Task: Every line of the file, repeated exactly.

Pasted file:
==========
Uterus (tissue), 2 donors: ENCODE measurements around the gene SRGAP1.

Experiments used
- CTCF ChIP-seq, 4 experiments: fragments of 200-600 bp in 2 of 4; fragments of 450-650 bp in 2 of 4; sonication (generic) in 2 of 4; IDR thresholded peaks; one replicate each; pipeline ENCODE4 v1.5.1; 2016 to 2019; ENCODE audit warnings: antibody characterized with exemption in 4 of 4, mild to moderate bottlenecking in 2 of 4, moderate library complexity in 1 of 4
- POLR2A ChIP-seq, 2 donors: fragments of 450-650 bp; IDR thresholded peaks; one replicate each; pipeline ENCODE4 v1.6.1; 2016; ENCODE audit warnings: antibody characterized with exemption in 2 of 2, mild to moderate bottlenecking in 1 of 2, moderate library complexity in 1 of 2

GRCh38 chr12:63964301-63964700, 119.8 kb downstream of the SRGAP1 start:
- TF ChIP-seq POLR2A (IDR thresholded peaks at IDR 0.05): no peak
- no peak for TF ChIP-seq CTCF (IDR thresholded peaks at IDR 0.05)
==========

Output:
Uterus (tissue), 2 donors: ENCODE measurements around the gene SRGAP1.

Experiments used
- CTCF ChIP-seq, 4 experiments: fragments of 200-600 bp in 2 of 4; fragments of 450-650 bp in 2 of 4; sonication (generic) in 2 of 4; IDR thresholded peaks; one replicate each; pipeline ENCODE4 v1.5.1; 2016 to 2019; ENCODE audit warnings: antibody characterized with exemption in 4 of 4, mild to moderate bottlenecking in 2 of 4, moderate library complexity in 1 of 4
- POLR2A ChIP-seq, 2 donors: fragments of 450-650 bp; IDR thresholded peaks; one replicate each; pipeline ENCODE4 v1.6.1; 2016; ENCODE audit warnings: antibody characterized with exemption in 2 of 2, mild to moderate bottlenecking in 1 of 2, moderate library complexity in 1 of 2

GRCh38 chr12:63964301-63964700, 119.8 kb downstream of the SRGAP1 start:
- TF ChIP-seq POLR2A (IDR thresholded peaks at IDR 0.05): no peak
- no peak for TF ChIP-seq CTCF (IDR thresholded peaks at IDR 0.05)